What happened
Sudan’s president on Monday pardoned a British schoolteacher, Gillian Gibbons, who was sentenced to 15 days in jail for allowing her students name a teddy bear “Mohammed.” Angry crowds had protested in the streets, saying that Gibbons should have received the maximum sentence for insulting Islam—six months in jail and 40 lashes. (CNN.com)

What the commentators said
The release of one woman won’t end “the Sudanese government’s ingrained utter disregard for fundamental rights,” said Hashim Ahmed in the London Times. The British government should “be applauded” for insisting on Gibbons’ release, but it must maintain the pressure on the Khartoum regime. “The cry for justice will be stilled only when the gross abuses of human rights are ended once and for all in Darfur and Sudan.”

This is the kind of story that makes Westerners shake their heads in disbelief, said The New York Times in an editorial (free registration). A government that “is responsible for the genocide in Darfur” tries to “punish the crime of naming a teddy bear” because it insults the Prophet Mohammed (never mind that the kid who suggested the name was also named Mohammed). As Ibrahim Mogra of the Muslim Council of Britain put it, “How does this help the cause of Islam?”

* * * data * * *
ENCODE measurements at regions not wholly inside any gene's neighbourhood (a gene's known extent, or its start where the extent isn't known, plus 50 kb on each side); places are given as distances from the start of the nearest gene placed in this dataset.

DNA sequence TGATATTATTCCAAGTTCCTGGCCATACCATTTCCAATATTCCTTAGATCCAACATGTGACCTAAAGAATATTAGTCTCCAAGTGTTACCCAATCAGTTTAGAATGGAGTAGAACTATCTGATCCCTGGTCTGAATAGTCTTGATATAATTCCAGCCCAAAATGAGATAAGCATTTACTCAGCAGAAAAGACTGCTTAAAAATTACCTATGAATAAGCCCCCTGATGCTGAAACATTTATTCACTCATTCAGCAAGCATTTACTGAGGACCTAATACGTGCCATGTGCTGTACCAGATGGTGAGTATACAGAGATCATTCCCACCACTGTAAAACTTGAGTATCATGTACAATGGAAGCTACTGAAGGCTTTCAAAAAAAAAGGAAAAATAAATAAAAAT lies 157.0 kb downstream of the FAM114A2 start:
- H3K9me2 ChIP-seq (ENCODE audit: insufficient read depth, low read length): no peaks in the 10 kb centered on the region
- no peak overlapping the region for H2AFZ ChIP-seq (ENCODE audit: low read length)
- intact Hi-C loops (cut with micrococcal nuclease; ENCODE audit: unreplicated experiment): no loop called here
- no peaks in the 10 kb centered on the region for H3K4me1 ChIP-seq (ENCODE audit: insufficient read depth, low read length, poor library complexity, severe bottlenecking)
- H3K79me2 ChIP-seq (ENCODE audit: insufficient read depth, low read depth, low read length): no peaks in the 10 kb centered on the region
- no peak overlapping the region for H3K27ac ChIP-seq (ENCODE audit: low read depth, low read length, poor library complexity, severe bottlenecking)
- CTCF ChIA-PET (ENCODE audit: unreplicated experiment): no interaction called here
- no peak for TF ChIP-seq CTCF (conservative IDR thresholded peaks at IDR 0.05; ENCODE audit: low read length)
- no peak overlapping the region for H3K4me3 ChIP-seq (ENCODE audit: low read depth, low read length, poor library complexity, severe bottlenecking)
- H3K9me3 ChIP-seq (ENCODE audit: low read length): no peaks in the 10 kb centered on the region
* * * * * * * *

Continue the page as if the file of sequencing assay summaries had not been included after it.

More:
“East is East and West is West and in both we take offense at nothing,” said Mark Steyn in National Review Online. Only, in the West we get nonsense like a lawsuit claiming it insults women when Santas say, “Ho, ho, ho.” In Khartoum, even 40 lashes wouldn’t have satisfied the mobs—they shouted that Gibbons should be killed. “The ability to give and take offense is what separates free societies from Sudan.”